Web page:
Narcissus in Bloom attempts to sketch out a trajectory from this point. Rejecting Freud’s limited reading, which has been reduced further still by reactionary cultural commentators, I provide a wider view of the influence of Ovid’s Narcissus, making it more immediately relevant to our present moment by attaching it to a counter-history of the self-portrait (which first emerged about a century before Cartesianism and liberalism and first gave its image to the new individualised subject of Renaissance Europe). From there, the book talks about Albrecht Dürer, Caravaggio, Rembrandt, Hippolyte Bayard, Lee Friedlander, Derek Jarman, Paris Hilton, Britney Spears, Kim Kardashian; all via Gilles Deleuze, Judith Butler, Jodi Dean, Steven Bruhm, Michel Foucault, Hervé Guibert; and ends with a reassessment of the so-called “collective narcissism” of Black Lives Matter and other socially conscious movements disturbed by their own self-image. The aim is to show that the ubiquity of the self-portrait doesn’t reveal ourselves as these perfect unified success stories but rather exacerbates the fragmented nature of our selves. In the gaps in between our selfies, we find new subjects struggling to be born, and new worlds along with them. That’s what Ovid’s Narcissus tells us, and it is likely what our our “narcissism” is trying to tell us today.
Unfortunately, it’s a thesis I’ve found difficult to develop over the last year or so. In many ways, it’s a book that should write itself. My research goes back to stuff I wrote about as an undergraduate, or more recently in various journals, particularly a 2018 essay I wrote for ŠUM. But now working full time, I have less and less time to spend on independent projects. After a friend told me about the Bidston Observatory Artistic Research Centre, and with a week of holiday left to take from work, I decided I was going to hole myself up on the Wirral and continue this counter-history of narcissism appropriately, with seven days of solitary study.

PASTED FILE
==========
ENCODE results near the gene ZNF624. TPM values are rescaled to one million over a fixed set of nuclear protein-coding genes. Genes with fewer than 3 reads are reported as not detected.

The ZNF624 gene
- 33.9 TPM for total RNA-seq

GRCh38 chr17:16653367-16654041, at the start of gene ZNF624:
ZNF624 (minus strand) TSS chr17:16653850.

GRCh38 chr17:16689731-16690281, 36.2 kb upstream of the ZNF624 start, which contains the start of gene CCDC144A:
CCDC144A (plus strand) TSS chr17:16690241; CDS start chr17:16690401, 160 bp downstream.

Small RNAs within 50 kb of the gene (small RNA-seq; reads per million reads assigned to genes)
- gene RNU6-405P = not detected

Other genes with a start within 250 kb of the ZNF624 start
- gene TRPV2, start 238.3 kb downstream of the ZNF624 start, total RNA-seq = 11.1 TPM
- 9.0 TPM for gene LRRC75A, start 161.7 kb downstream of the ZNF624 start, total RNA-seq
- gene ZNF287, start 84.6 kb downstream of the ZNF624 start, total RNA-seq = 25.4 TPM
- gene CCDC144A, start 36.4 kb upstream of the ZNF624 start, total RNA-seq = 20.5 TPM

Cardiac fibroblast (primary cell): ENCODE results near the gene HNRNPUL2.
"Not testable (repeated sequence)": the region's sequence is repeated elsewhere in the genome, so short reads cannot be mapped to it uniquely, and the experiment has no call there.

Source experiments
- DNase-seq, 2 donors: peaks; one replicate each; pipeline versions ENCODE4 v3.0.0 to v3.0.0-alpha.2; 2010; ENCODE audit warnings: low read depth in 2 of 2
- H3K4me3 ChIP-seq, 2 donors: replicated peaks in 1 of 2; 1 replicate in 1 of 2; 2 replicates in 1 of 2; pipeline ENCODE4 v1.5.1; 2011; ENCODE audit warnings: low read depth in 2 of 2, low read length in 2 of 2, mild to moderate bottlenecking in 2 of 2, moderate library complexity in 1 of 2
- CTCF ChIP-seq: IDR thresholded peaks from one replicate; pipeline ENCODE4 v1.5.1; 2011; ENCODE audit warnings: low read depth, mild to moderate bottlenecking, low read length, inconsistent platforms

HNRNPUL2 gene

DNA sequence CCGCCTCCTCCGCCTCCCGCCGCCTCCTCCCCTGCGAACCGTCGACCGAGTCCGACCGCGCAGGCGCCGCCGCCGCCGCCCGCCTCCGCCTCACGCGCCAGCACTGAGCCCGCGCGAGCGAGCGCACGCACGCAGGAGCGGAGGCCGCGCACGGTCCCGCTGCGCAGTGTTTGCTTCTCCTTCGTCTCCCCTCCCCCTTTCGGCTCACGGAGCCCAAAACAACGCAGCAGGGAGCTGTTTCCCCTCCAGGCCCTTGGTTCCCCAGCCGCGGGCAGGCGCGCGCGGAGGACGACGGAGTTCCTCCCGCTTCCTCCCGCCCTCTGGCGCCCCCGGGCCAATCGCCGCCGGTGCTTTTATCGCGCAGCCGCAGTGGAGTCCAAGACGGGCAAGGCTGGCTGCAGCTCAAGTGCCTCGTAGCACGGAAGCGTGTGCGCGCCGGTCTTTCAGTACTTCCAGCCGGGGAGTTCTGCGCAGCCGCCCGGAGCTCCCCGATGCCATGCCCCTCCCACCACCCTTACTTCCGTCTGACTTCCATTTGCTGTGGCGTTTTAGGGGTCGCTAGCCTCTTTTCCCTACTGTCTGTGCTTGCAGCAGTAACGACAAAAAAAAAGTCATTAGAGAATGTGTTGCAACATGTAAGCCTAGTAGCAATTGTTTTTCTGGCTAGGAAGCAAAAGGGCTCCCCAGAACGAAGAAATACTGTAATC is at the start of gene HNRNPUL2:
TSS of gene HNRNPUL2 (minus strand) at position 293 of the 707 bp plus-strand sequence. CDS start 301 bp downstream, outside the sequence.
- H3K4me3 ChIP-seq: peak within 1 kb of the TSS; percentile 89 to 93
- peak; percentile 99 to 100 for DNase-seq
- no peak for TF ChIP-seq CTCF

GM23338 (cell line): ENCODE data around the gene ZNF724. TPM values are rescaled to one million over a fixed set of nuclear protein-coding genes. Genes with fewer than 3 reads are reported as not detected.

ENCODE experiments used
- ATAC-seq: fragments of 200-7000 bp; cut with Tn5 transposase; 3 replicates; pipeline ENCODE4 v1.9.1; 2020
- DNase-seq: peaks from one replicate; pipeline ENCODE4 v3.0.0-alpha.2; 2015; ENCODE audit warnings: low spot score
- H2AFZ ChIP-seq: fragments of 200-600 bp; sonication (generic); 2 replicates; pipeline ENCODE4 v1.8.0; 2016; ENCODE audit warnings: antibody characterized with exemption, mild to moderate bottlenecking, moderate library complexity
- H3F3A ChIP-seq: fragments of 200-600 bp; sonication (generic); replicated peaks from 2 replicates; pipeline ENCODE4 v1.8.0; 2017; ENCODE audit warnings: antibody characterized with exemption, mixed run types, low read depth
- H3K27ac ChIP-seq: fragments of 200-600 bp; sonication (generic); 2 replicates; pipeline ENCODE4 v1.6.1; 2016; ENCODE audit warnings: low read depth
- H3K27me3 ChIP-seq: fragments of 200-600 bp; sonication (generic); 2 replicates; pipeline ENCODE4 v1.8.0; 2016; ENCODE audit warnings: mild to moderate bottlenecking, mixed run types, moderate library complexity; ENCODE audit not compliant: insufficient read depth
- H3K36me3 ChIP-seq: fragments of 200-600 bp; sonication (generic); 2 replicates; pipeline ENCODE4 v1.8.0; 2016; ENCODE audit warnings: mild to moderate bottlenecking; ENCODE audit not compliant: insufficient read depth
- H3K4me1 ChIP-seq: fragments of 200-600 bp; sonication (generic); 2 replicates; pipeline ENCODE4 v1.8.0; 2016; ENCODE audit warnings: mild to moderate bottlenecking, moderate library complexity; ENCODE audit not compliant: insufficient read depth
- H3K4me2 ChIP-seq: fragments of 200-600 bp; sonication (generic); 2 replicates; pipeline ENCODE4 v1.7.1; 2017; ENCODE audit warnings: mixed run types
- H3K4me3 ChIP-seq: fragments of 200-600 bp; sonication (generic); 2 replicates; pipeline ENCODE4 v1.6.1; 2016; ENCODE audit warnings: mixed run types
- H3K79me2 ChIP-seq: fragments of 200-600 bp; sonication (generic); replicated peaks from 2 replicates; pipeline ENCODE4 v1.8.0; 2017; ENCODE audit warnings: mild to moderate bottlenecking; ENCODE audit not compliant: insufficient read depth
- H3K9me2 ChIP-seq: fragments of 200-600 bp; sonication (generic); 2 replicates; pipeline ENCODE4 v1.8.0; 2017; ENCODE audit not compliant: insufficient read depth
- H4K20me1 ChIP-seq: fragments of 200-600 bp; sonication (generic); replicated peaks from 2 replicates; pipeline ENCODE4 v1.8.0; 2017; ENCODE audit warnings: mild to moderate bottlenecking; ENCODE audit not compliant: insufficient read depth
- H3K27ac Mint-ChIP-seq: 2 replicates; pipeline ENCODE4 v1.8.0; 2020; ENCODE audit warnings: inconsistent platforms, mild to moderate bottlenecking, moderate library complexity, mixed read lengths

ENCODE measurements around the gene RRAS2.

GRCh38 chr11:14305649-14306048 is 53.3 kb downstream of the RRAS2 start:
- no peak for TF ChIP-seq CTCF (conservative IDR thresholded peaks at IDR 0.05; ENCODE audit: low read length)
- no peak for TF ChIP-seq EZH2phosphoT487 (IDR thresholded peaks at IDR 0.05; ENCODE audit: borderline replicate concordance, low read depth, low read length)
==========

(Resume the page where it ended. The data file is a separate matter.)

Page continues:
I’ve just returned, and it was an incredibly productive week. I have two chapters left to finish and a conclusion left to write, and that’s it. I’m hoping I can complete those things in stolen moments between now and Christmas, but we shall see.
In the meantime, I’m reluctant to share much more about it. Working on the book will likely be the only writing I do for the foreseeable future, and so energies are going to be explicitly channelled elsewhere than the blog for some time. I want to finish it and avoid distractions. But I will still leave occasional updates here in the meantime, probably of a more photographic than writerly nature…
For now, enjoy these photographs from my week away, and if you need some time and space to work on some self-initiated project of your own, whether independently or as part of a group, I cannot recommend Bidston enough. The team there are awesome and there is nowhere quite like it in the UK. This is a space outside the neoliberalised “residency” circuit that defines most “artist” activity today. I think it is going to become vital for so many people once this Covid nightmare allows it to truly thrive.